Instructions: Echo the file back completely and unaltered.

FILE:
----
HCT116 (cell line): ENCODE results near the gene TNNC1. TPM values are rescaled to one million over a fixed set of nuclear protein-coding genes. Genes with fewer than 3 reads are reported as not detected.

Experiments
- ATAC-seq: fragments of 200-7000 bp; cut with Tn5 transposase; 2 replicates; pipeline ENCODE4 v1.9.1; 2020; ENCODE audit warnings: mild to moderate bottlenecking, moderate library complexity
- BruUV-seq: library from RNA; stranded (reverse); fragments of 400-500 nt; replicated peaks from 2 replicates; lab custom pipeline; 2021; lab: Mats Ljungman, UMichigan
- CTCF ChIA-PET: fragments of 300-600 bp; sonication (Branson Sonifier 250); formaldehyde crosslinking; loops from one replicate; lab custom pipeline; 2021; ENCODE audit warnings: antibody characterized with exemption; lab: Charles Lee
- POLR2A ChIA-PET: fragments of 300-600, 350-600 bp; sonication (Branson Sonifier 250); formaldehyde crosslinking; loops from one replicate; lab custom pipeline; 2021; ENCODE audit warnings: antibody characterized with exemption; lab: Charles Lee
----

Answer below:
HCT116 (cell line): ENCODE results near the gene TNNC1. TPM values are rescaled to one million over a fixed set of nuclear protein-coding genes. Genes with fewer than 3 reads are reported as not detected.

Experiments
- ATAC-seq: fragments of 200-7000 bp; cut with Tn5 transposase; 2 replicates; pipeline ENCODE4 v1.9.1; 2020; ENCODE audit warnings: mild to moderate bottlenecking, moderate library complexity
- BruUV-seq: library from RNA; stranded (reverse); fragments of 400-500 nt; replicated peaks from 2 replicates; lab custom pipeline; 2021; lab: Mats Ljungman, UMichigan
- CTCF ChIA-PET: fragments of 300-600 bp; sonication (Branson Sonifier 250); formaldehyde crosslinking; loops from one replicate; lab custom pipeline; 2021; ENCODE audit warnings: antibody characterized with exemption; lab: Charles Lee
- POLR2A ChIA-PET: fragments of 300-600, 350-600 bp; sonication (Branson Sonifier 250); formaldehyde crosslinking; loops from one replicate; lab custom pipeline; 2021; ENCODE audit warnings: antibody characterized with exemption; lab: Charles Lee